Normally when you think of oral hygiene, you think about taking care of your teeth and gums. However, as WebMD explains, your tongue is an extremely important part of your body. It allows us to taste foods, chew and swallow them, and it helps us to speak. When healthy, the tongue is pink, covered in small nodules that are called papillae. In between the papillae are your taste buds. Because the tongue is so crucial, and because you’re using it all day long, when it develops a problem, it can be very uncomfortable. Tongue problems can include pain and discoloration, but fortunately, most of the common tongue symptoms aren’t serious and they might even go away on their own.
Here are 5 common tongue problems, their possible causes and typical treatments.
- White Coating on Tongue – There are several conditions that can cause patches of white areas to appear, including oral thrush, oral lichen planus and leukoplakia. Oral thrush, otherwise known as candidiasis (candida), is a common yeast infection that, inside your mouth, can resemble cottage cheese on your tongue. This is very common for infants and elderly people, in addition to those with weakened immune systems. Others who are susceptible include diabetes sufferers and people who take inhaled steroids for lung disease or asthma. Oral thrush can also occur after taking antibiotics, which can also attack the healthy bacteria that lives in your mouth. Therefore, one treatment is to eat plain yogurt with active cultures or take a probiotic supplement to restore your mouth’s natural flora. Your doctor might also prescribe medications to fight the infection.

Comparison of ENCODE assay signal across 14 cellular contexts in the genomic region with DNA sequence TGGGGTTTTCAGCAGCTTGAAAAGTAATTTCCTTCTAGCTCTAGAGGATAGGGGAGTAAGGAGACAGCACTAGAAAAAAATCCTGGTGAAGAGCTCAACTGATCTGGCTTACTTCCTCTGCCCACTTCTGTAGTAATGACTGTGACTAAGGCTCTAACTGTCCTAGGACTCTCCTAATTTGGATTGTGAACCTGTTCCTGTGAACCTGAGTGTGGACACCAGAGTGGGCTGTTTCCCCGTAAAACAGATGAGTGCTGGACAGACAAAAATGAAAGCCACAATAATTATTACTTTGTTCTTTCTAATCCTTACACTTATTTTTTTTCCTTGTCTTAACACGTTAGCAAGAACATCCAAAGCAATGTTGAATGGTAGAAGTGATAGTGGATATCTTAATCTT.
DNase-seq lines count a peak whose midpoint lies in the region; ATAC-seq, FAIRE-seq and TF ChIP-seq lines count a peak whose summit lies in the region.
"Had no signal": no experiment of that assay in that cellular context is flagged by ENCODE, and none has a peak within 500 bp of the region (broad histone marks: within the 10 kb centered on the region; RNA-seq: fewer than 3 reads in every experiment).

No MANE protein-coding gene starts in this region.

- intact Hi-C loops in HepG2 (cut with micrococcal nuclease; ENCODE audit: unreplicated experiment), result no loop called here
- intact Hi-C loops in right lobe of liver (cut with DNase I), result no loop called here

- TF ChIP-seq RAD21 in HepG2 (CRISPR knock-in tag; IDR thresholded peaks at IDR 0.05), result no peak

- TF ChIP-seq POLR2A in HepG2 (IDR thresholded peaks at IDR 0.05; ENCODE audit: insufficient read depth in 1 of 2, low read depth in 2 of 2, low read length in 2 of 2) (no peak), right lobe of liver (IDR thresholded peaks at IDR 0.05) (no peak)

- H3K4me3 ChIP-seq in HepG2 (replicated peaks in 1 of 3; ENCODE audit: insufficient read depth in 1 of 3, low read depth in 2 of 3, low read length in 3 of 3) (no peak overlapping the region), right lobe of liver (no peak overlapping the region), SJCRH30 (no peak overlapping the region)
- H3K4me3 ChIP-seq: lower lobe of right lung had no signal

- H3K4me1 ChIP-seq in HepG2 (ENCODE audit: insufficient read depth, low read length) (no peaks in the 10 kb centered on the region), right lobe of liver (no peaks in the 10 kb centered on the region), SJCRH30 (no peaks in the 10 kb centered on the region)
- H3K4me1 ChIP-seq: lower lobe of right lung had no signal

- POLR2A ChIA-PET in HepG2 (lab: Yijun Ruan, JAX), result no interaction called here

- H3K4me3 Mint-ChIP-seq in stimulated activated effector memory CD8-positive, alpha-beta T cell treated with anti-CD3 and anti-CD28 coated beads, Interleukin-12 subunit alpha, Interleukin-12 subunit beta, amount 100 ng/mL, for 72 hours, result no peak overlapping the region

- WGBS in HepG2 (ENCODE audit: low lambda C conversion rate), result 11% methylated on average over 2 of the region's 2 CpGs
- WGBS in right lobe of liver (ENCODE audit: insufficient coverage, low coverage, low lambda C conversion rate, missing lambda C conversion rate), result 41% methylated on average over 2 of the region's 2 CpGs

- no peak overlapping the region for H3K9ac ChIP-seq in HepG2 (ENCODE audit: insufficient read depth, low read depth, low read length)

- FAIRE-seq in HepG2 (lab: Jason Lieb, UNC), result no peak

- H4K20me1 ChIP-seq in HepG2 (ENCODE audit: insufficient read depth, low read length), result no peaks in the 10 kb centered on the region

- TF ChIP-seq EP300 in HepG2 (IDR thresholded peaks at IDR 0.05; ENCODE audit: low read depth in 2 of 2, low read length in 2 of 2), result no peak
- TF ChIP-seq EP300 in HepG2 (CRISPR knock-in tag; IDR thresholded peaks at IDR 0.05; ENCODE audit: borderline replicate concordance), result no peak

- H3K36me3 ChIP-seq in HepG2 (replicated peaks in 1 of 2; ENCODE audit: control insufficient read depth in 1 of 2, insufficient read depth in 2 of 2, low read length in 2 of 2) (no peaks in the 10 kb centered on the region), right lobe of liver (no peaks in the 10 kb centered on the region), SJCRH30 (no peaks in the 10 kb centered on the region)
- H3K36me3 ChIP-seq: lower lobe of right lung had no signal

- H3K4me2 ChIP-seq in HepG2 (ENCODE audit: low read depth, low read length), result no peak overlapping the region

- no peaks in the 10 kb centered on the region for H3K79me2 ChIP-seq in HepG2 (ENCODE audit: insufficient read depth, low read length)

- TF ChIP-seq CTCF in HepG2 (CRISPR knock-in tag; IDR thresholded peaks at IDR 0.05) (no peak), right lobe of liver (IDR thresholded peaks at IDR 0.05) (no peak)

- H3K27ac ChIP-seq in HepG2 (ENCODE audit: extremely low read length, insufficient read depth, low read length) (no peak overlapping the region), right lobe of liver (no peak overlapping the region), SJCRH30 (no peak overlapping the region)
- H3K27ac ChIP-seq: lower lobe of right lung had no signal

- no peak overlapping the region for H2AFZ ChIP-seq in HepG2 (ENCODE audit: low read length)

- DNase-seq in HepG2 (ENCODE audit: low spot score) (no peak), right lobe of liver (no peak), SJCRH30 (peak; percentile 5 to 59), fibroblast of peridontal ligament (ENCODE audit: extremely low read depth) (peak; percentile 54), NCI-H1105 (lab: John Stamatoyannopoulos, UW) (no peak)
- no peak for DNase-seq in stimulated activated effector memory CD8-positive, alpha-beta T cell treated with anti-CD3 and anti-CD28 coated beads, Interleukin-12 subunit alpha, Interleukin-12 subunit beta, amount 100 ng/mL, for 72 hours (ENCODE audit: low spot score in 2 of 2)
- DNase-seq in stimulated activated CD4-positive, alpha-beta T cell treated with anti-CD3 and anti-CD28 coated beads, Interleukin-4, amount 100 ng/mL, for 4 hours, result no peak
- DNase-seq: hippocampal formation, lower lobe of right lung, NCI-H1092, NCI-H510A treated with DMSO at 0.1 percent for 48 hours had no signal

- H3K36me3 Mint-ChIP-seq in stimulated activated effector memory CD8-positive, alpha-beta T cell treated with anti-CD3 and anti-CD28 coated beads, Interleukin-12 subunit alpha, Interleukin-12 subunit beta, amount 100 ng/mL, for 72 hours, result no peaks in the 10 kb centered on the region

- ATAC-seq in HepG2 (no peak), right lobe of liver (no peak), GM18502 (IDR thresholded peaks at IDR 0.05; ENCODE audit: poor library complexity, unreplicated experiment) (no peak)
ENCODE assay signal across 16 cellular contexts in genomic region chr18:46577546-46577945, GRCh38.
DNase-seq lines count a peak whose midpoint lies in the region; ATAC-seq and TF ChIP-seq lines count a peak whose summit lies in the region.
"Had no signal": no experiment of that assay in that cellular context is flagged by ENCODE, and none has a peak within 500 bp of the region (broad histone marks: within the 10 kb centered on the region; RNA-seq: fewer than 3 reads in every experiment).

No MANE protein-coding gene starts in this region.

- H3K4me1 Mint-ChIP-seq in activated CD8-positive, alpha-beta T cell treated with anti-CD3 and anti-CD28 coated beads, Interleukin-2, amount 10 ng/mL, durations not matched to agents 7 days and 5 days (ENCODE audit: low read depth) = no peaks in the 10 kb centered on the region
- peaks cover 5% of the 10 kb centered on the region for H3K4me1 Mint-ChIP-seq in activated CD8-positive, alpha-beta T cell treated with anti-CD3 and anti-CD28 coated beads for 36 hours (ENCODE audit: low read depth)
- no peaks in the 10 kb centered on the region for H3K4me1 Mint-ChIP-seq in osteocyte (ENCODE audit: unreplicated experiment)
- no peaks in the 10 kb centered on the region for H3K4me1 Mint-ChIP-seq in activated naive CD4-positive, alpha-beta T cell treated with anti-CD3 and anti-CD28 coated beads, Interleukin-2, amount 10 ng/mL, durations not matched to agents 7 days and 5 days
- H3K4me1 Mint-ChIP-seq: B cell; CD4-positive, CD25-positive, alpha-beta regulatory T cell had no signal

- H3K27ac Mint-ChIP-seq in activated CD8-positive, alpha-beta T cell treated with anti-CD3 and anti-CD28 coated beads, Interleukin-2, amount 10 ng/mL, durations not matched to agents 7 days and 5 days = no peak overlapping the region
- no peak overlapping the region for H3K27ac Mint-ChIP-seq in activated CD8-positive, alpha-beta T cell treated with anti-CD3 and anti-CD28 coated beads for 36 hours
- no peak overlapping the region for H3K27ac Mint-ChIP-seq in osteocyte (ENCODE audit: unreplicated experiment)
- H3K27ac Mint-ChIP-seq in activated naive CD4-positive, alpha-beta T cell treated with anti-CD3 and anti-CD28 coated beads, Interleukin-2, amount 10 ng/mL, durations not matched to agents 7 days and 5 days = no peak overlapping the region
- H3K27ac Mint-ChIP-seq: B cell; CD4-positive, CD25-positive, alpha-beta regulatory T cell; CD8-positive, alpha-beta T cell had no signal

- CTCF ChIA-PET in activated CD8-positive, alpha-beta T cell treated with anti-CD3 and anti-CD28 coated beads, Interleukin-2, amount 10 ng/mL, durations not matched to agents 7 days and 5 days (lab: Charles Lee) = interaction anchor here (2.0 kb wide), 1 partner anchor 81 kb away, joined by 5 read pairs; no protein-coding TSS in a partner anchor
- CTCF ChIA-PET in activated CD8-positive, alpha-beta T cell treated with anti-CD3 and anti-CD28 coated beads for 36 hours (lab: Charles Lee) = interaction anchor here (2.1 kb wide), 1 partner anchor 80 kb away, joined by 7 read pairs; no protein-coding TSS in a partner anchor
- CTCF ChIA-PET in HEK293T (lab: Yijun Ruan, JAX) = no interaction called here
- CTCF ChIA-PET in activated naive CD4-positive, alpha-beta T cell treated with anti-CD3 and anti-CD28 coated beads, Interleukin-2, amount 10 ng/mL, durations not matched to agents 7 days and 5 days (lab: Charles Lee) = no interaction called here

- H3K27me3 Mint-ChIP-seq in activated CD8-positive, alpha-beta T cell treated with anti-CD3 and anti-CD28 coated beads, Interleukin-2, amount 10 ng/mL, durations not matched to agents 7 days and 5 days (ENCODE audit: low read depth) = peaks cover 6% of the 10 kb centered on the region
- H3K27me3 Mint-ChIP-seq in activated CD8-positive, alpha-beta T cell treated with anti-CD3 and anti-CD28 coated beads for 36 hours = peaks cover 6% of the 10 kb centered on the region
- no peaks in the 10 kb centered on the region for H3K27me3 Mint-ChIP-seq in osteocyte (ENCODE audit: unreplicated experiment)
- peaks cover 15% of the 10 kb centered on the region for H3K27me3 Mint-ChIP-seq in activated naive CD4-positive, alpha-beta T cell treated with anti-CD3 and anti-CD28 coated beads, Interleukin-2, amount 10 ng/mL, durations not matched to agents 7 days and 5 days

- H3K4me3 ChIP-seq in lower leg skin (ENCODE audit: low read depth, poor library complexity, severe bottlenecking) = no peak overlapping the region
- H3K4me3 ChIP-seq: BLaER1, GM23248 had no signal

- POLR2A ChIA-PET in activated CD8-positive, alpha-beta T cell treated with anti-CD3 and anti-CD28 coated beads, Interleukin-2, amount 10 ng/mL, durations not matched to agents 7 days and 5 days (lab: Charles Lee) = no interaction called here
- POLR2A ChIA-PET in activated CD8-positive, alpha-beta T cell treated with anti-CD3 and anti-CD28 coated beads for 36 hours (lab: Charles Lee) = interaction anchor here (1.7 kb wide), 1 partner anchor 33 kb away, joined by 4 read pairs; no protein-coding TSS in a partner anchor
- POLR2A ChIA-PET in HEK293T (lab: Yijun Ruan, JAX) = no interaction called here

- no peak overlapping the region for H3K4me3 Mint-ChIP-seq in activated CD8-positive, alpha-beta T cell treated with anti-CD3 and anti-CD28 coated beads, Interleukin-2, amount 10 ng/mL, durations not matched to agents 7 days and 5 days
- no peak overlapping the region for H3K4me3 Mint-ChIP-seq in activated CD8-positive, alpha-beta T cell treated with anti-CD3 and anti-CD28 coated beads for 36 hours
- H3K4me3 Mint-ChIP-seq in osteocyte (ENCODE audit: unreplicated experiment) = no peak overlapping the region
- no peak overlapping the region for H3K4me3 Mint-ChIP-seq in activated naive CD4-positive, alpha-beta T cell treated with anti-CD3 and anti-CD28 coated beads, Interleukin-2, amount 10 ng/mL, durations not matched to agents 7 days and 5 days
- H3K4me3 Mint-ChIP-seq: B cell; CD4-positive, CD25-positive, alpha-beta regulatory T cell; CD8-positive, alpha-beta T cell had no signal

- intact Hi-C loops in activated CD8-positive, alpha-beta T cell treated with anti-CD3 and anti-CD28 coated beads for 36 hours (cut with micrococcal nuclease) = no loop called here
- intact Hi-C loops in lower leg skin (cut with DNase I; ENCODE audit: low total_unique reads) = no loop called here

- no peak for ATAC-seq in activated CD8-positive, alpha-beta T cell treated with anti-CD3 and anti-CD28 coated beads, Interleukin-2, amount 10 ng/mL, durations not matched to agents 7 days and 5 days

- Redness on Tongue – There are several factors that may cause this, and in certain cases, your tongue might even begin to look like a strawberry, since taste buds can turn red and become enlarged. A deficiency in vitamin B12 and folic acid may be the culprit. If this condition is accompanied by a high fever, it may be scarlet fever. If you have a red tongue and a high fever, see your doctor immediately! You might also have a geographic tongue, which is so-named because it looks like a map of red spots. This is likely harmless, but see your dentist if they last for more than 2 weeks. No treatment is necessary, but they might prescribe a topical medication to relieve any pain or discomfort.
- Sore or Bumpy Tongue – Many things can cause your tongue to become painful or bumpy, including accidentally biting it or burning it with hot liquid, canker sores, smoking, burning tongue syndrome (in postmenopausal women), enlarged papillae or some medical conditions like anemia or diabetes. In rarer instances, it could be a sign of oral cancer, so you should always see a doctor if it doesn’t go away in 1 to 2 weeks.
- Tongue Swelling – The New York Times health guide mentions other common tongue problems, including tongue swelling. This can occur with various hormonal conditions and medical disorders, but it can also be an allergic reaction or a side effect of certain medications. An enlarged tongue might also be due to a strep infection, so if you have a swollen tongue, it is wise to alert your doctor.
- Taste Problems – Your tongue can sense salty, sweet, sour and bitter tastes, and sometimes, you might experience a loss of taste. This will frequently happen if you are sick and are suffering from some type of infection. Other causes can include damage to the taste buds, nerve problems or a medicine’s side effect. If this persists for longer than a week, consult your doctor.